The results of this study suggest that intake of L-serine before going to bed improves subjective sleep quality among individuals who are dissatisfied with their sleep. The results of objective evaluation using actigraphy also support these findings.
In Study 1, parameters related to nighttime awakening and sleep initiation on the OSA were significantly improved, but Study 2 found no significant improvements in the corresponding items. This may have been influenced by the smaller number of subjects in Study 2 and differences in the questionnaire used. Objective evaluation using actigraphy showed that nighttime awakenings tended to be decreased. In terms of distinguishing sleep/wakefulness, the concordance between actigraphy and polysomnography (PSG) in healthy individuals is ≥90%, and a high concordance of 78-85% has also been reported in patients with sleep disorders (Kushida et al. 2001). However, results from the questionnaires used in our study and actigraphy did not show changes in sleep depth or rapid eye movement (REM) sleep/non-REM sleep. Studies using PSG are needed to identify changes in sleep structure.
With regard to L-serine and reversible conversion to glycine in vivo, oral administration is reported to improve sleep in humans (Inagawa et al. 2006; Yamadera et al. 2007). Glycine is an inhibitory neurotransmitter like gamma-aminobutyric acid (GABA). Shigemi et al. investigated the effects of simultaneous administration of the GABAA receptor antagonist picrotoxin, the glycine receptor antagonist strychnine, and L-serine (Shigemi et al. 2008). They found that the hypnotic effects of L-serine were inhibited by the GABAA receptor antagonist picrotoxin, but not by strychnine. On the other hand, the hypnotic effects of glycine were inhibited by the glycine receptor antagonist strychnine. That report showed that the mechanism of action differs from that for glycine. However, whether a similar mechanism of action exists in humans is unknown from our study.
In a social isolation stress model in neonatal chicks, Furuse et al. compared L-serine-related phosphoserine, acetyl serine, lysophosphatidylserine, L-alanine, lysine, methionine, and tryptophan; and reported that L-serine had both hypnotic and anxiolytic effects (Koutoku et al. 2005; Asechi et al. 2008). In addition, D-serine, an optical isomer of L-serine, is present in the vertebrate brain, and particularly in mammals, is an N-methyl-D-aspartate (NMDA) receptor agonist. However, in the neonatal chick model of isolation stress, decreased locomotor activity and vocalization, as well as prolonged sleep-like behavior, were confirmed only with L-serine, while administration of D-serine had no effect (Asechi et al. 2006). Furthermore, measurement of plasma and cerebral cortical levels of L- and D-serine after oral administration in rats showed that L-serine levels increased in both plasma and the cerebral cortex, whereas D-serine did not (Tomonaga et al. 2012). The improvement in human sleep with L-serine observed in our study was thus probably not mediated by D-serine synthesis.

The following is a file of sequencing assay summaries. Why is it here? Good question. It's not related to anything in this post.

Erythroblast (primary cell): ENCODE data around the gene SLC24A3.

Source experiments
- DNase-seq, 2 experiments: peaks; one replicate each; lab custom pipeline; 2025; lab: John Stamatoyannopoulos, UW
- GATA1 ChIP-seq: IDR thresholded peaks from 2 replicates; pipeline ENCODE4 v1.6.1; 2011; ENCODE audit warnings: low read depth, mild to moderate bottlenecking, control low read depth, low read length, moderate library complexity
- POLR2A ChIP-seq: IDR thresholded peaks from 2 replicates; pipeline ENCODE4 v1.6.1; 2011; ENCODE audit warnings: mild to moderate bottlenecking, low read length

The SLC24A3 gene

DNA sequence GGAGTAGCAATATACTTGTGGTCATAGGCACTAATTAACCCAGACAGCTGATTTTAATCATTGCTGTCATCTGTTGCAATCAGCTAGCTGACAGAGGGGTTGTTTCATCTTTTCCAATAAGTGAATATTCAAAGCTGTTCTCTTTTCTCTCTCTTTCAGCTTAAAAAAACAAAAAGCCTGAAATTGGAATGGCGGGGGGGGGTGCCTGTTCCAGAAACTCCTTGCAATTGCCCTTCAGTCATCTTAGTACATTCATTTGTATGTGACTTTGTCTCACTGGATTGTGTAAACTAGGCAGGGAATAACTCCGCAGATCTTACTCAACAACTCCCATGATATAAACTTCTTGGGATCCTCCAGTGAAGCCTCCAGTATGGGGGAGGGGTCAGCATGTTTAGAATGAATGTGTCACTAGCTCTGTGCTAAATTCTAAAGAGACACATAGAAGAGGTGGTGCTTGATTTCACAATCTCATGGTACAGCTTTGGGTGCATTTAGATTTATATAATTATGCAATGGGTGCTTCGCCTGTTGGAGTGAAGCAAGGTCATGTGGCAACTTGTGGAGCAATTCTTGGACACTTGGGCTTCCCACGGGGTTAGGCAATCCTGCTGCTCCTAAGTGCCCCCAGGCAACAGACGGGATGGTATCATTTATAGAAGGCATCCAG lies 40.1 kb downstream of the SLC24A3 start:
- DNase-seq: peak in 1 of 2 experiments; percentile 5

Subjects in our study took L-serine 30 min before going to bed. With oral administration of L-serine to rats, plasma L-serine levels peaked 30 min after administration, then decreased, reaching baseline levels within 10 h (Tomonaga et al. 2012). We have confirmed increased plasma L-serine levels in humans 30 min after L-serine ingestion (data not shown). These results suggest that the timing of L-serine administration in our study was appropriate. In addition, subjects in both Studies 1 and 2 felt refreshed and had no problems the next morning after taking L-serine. No hangover effects of drowsiness were reported the next day.
When taking sleep-improving drugs, resistance after long-term administration or rebound insomnia after discontinuation are frequently problematic. We have shown that when subjects who are dissatisfied with their sleep drink a beverage containing 3 g of L-serine on consecutive days for 1 month, the improvement in sleep quality persists even 1 month after starting administration (data not shown). Moreover, follow-up for 1 month after discontinuing L-serine showed no worsening of sleep quality compared to before administration. Instead, although the effects were diminished compared to during L-serine intake, improved sleep status tended to be maintained. These results indicate no resistance to the effects of L-serine and no problems with rebound insomnia.
In a study of neonatal chicks, L-serine prolonged the time of sleep-like behavior that had been shortened by social isolation stress (Koutoku et al. 2005; Asechi et al. 2006; Asechi et al. 2008; Shigemi et al. 2010). In our Study 1, stratified analysis of 27 subjects who experienced stress in their daily lives also showed a significant improvement in “sleep initiation” (p = 0.017). These results demonstrate that L-serine can also improve sleep among individuals suffering from stress.
Our findings suggest that L-serine improves sleep initiation and nighttime awakenings, resulting in improved feelings of having slept well when waking in the morning. L-serine may represent a good option for individuals who suffer from difficulty sleeping.